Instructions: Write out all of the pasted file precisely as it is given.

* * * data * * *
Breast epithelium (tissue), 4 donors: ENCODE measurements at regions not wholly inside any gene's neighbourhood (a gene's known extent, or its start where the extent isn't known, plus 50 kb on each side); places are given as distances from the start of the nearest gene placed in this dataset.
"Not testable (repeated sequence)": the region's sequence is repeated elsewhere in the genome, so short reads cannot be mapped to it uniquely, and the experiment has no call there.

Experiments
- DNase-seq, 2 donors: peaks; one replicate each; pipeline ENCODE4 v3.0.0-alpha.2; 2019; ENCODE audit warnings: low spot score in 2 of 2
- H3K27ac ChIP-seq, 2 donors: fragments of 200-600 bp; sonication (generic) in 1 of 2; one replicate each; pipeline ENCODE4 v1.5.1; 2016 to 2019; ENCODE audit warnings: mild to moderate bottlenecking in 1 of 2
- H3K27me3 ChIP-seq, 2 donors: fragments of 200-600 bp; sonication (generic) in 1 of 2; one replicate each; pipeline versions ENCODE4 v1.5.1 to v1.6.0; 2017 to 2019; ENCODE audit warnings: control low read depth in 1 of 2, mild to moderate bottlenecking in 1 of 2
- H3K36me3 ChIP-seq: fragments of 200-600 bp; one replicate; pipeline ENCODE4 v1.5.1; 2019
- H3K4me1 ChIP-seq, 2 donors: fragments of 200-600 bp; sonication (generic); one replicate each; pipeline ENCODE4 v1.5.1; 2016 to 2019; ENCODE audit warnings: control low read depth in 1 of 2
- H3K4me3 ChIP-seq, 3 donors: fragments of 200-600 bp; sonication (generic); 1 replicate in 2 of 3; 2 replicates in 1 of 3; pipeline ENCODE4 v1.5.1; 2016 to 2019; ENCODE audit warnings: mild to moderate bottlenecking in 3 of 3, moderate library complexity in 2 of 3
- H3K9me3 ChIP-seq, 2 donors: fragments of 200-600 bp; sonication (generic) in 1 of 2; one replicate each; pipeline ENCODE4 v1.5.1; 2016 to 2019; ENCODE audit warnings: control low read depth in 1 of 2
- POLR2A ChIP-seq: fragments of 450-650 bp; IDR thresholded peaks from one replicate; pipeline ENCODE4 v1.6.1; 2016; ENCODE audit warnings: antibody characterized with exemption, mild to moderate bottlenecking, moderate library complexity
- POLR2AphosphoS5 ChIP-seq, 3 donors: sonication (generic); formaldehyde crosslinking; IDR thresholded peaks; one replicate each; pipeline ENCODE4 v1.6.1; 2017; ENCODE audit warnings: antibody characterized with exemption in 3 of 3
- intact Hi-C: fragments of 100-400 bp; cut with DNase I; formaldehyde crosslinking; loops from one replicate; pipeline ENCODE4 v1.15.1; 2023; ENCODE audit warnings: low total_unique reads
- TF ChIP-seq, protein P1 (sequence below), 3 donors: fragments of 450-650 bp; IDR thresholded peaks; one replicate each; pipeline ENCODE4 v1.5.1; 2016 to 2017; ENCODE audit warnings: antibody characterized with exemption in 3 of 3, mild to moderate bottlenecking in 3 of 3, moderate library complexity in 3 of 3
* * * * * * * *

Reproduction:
Breast epithelium (tissue), 4 donors: ENCODE measurements at regions not wholly inside any gene's neighbourhood (a gene's known extent, or its start where the extent isn't known, plus 50 kb on each side); places are given as distances from the start of the nearest gene placed in this dataset.
"Not testable (repeated sequence)": the region's sequence is repeated elsewhere in the genome, so short reads cannot be mapped to it uniquely, and the experiment has no call there.

Experiments
- DNase-seq, 2 donors: peaks; one replicate each; pipeline ENCODE4 v3.0.0-alpha.2; 2019; ENCODE audit warnings: low spot score in 2 of 2
- H3K27ac ChIP-seq, 2 donors: fragments of 200-600 bp; sonication (generic) in 1 of 2; one replicate each; pipeline ENCODE4 v1.5.1; 2016 to 2019; ENCODE audit warnings: mild to moderate bottlenecking in 1 of 2
- H3K27me3 ChIP-seq, 2 donors: fragments of 200-600 bp; sonication (generic) in 1 of 2; one replicate each; pipeline versions ENCODE4 v1.5.1 to v1.6.0; 2017 to 2019; ENCODE audit warnings: control low read depth in 1 of 2, mild to moderate bottlenecking in 1 of 2
- H3K36me3 ChIP-seq: fragments of 200-600 bp; one replicate; pipeline ENCODE4 v1.5.1; 2019
- H3K4me1 ChIP-seq, 2 donors: fragments of 200-600 bp; sonication (generic); one replicate each; pipeline ENCODE4 v1.5.1; 2016 to 2019; ENCODE audit warnings: control low read depth in 1 of 2
- H3K4me3 ChIP-seq, 3 donors: fragments of 200-600 bp; sonication (generic); 1 replicate in 2 of 3; 2 replicates in 1 of 3; pipeline ENCODE4 v1.5.1; 2016 to 2019; ENCODE audit warnings: mild to moderate bottlenecking in 3 of 3, moderate library complexity in 2 of 3
- H3K9me3 ChIP-seq, 2 donors: fragments of 200-600 bp; sonication (generic) in 1 of 2; one replicate each; pipeline ENCODE4 v1.5.1; 2016 to 2019; ENCODE audit warnings: control low read depth in 1 of 2
- POLR2A ChIP-seq: fragments of 450-650 bp; IDR thresholded peaks from one replicate; pipeline ENCODE4 v1.6.1; 2016; ENCODE audit warnings: antibody characterized with exemption, mild to moderate bottlenecking, moderate library complexity
- POLR2AphosphoS5 ChIP-seq, 3 donors: sonication (generic); formaldehyde crosslinking; IDR thresholded peaks; one replicate each; pipeline ENCODE4 v1.6.1; 2017; ENCODE audit warnings: antibody characterized with exemption in 3 of 3
- intact Hi-C: fragments of 100-400 bp; cut with DNase I; formaldehyde crosslinking; loops from one replicate; pipeline ENCODE4 v1.15.1; 2023; ENCODE audit warnings: low total_unique reads
- TF ChIP-seq, protein P1 (sequence below), 3 donors: fragments of 450-650 bp; IDR thresholded peaks; one replicate each; pipeline ENCODE4 v1.5.1; 2016 to 2017; ENCODE audit warnings: antibody characterized with exemption in 3 of 3, mild to moderate bottlenecking in 3 of 3, moderate library complexity in 3 of 3